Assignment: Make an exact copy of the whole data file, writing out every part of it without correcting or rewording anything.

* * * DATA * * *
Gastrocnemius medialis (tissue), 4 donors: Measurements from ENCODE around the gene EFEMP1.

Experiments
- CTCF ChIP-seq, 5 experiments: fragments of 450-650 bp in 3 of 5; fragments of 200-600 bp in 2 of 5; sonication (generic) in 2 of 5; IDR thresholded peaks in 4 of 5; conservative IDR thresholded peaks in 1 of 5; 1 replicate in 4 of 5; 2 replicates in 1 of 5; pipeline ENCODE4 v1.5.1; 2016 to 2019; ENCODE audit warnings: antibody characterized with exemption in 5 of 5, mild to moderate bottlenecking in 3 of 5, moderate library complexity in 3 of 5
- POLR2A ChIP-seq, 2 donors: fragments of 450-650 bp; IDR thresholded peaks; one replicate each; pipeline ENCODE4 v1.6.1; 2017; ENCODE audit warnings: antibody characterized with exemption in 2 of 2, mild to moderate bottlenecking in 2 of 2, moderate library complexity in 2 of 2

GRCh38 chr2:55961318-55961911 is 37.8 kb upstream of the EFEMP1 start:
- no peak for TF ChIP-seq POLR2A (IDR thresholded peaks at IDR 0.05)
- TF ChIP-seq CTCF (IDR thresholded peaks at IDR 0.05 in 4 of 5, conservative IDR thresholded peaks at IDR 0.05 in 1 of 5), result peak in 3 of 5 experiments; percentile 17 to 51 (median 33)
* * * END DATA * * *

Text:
Gastrocnemius medialis (tissue), 4 donors: Measurements from ENCODE around the gene EFEMP1.

Experiments
- CTCF ChIP-seq, 5 experiments: fragments of 450-650 bp in 3 of 5; fragments of 200-600 bp in 2 of 5; sonication (generic) in 2 of 5; IDR thresholded peaks in 4 of 5; conservative IDR thresholded peaks in 1 of 5; 1 replicate in 4 of 5; 2 replicates in 1 of 5; pipeline ENCODE4 v1.5.1; 2016 to 2019; ENCODE audit warnings: antibody characterized with exemption in 5 of 5, mild to moderate bottlenecking in 3 of 5, moderate library complexity in 3 of 5
- POLR2A ChIP-seq, 2 donors: fragments of 450-650 bp; IDR thresholded peaks; one replicate each; pipeline ENCODE4 v1.6.1; 2017; ENCODE audit warnings: antibody characterized with exemption in 2 of 2, mild to moderate bottlenecking in 2 of 2, moderate library complexity in 2 of 2

GRCh38 chr2:55961318-55961911 is 37.8 kb upstream of the EFEMP1 start:
- no peak for TF ChIP-seq POLR2A (IDR thresholded peaks at IDR 0.05)
- TF ChIP-seq CTCF (IDR thresholded peaks at IDR 0.05 in 4 of 5, conservative IDR thresholded peaks at IDR 0.05 in 1 of 5), result peak in 3 of 5 experiments; percentile 17 to 51 (median 33)